L'Age d'Or by Gavin Turk
Gavin Turk with ‘L’Age d’Or’, his new public sculpture that was unveiled this week

A surreal sculpture by renowned British artist Gavin Turk has been unveiled in Hackney Wick.

Members of the public walking past Here East this week might have spotted a large, painted door standing alone in the breeze.

People are encouraged to walk through it and let their imaginations run wild.

The sculpture, called L’Âge d’Or,  is made out of bronze but has been painted to give the appearance of being wooden and well-used.

It is a “surrealistic suggestion looking at the idea of threshold”, according to the Wick-based artist.

“There’s a historic touch to it – let’s call it old-fashioned – that brings to mind a sense of history.

Turk fizzes with ideas and curiosity about what the door represents for both himself and his audience – and it is designed to provoke exactly that kind of reaction.

“I am interested in trompe-l’oeil [French for ‘deceive the eye’] and the illusionary element of art. It encourages people to think deeply and more creatively about what they are seeing,” he explains.

As if giving his own example, he adds: “Before I made the series of doors, I was making giant eggs, and it’s exciting for me to compare eggs to doors. Because an egg is basically a big door for a baby chick.”

There is a playfulness to L’Âge d’Or. The title, which translates as ‘golden age’, is more than a glaring pun – it derives from the 1930 surrealist comedy of the same name, written by Luis Buñuel and Salvador Dali.

And Turk also drew inspiration from Belgian artist Rene Magritte, whose famous painting of a tobacco pipe was underscored with the words ‘Ceci n’est pas une pipe’, meaning ‘This is not a pipe’.

“When is a door not a door?” Turk asks. “When it’s ajar. It’s an old English joke but it brings to mind Magritte’s pipe, which asks a similar question. When is a pipe not a pipe? When it’s an image of a pipe.”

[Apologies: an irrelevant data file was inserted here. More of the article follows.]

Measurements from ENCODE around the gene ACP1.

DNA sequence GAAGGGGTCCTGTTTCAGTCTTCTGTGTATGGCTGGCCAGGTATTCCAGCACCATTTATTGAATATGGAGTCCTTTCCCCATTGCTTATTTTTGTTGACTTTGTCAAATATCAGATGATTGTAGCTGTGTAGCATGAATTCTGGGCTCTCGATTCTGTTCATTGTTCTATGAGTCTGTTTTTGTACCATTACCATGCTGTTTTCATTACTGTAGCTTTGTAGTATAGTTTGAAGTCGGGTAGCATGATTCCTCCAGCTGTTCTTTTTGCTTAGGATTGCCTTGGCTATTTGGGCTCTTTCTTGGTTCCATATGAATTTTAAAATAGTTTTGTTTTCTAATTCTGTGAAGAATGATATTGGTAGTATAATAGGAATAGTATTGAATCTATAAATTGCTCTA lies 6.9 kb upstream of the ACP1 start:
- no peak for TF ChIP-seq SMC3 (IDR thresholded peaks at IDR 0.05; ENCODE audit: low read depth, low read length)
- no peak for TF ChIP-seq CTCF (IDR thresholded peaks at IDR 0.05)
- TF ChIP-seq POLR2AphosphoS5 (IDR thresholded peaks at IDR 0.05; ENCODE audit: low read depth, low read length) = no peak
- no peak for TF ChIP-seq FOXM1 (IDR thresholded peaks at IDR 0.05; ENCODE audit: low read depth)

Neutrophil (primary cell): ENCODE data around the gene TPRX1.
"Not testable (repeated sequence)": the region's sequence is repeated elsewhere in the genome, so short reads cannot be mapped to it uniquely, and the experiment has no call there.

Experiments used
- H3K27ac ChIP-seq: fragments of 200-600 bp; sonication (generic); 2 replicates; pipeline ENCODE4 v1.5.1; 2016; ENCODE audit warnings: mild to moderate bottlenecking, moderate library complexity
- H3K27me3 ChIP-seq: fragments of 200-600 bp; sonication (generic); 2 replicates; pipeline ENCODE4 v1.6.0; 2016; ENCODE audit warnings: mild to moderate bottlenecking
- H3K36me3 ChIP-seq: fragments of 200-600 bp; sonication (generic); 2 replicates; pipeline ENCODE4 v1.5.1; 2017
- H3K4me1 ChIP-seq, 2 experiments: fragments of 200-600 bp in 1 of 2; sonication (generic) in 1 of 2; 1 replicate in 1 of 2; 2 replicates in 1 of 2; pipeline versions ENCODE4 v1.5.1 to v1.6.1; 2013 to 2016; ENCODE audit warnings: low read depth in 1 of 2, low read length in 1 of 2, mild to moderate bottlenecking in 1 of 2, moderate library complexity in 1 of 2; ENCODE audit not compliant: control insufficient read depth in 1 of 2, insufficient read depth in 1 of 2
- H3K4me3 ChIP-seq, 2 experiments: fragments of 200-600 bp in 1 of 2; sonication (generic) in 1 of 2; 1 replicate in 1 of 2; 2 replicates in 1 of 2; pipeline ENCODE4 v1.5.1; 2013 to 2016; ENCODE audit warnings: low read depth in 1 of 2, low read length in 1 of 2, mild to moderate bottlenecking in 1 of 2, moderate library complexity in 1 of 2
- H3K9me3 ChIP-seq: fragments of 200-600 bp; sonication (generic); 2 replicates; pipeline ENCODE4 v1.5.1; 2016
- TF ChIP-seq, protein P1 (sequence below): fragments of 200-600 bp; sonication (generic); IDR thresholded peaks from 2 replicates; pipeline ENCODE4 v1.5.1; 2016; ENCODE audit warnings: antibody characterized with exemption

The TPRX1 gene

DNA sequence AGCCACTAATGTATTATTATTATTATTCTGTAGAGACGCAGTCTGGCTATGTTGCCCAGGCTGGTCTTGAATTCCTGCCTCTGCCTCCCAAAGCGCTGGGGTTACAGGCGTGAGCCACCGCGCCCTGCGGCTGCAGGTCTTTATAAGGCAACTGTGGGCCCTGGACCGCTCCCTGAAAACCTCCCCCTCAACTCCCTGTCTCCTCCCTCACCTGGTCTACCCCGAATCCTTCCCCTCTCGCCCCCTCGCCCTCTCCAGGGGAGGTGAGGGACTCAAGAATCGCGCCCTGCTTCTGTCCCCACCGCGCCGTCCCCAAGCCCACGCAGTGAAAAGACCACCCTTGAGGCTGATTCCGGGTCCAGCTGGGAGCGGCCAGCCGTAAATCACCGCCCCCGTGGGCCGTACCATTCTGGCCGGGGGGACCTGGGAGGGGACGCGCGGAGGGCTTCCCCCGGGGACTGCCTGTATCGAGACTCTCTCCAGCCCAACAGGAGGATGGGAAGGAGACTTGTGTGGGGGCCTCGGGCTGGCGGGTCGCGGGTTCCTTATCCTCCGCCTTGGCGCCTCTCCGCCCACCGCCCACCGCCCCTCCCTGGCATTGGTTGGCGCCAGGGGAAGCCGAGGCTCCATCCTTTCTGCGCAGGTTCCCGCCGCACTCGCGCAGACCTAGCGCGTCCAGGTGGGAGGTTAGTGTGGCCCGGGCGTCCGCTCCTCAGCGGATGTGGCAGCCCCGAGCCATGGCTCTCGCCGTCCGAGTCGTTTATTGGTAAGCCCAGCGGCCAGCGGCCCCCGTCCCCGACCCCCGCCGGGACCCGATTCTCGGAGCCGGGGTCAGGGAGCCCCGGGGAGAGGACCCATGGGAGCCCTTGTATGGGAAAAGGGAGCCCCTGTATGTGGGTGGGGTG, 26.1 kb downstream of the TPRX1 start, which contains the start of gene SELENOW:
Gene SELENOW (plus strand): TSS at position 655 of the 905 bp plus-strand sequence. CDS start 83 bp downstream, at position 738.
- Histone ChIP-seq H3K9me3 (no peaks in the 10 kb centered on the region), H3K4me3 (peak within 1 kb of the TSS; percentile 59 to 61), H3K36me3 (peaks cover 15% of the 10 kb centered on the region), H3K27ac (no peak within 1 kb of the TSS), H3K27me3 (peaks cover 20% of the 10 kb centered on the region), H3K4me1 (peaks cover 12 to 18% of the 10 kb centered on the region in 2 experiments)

On a simpler level, the door symbolises Here East’s commitment to providing homes for the local creative community. The venue, which is located in the heart of the Olympic Park and includes workspaces, shops and restaurants, is to offer 22 affordable studios for artists from next year.

Gavin Poole, Here East’s chief executive, said: “This participatory public artwork fits perfectly with our vision for Here East as a major cultural and creative hub for London, and will greatly enrich the experience for visitors and for the creative business and individuals based on the site.”

This aspect of the artwork is not lost on Turk. He is all too aware of the plight of artists at nearby Vittoria Wharf, many of whom were recently evicted to make way for a new development.

“It is important for any culture to have artists,” he says. “They bring energy to any social environment. I would encourage respect for them. The problem in the UK is that they have become an underclass. They’ve just been acknowledged as the lowest rung of the gentrification process, but actually it’s because artists are adaptable. They can make good of run-down places.”

The hope is that the door is now opening onto a golden age of art in East London.

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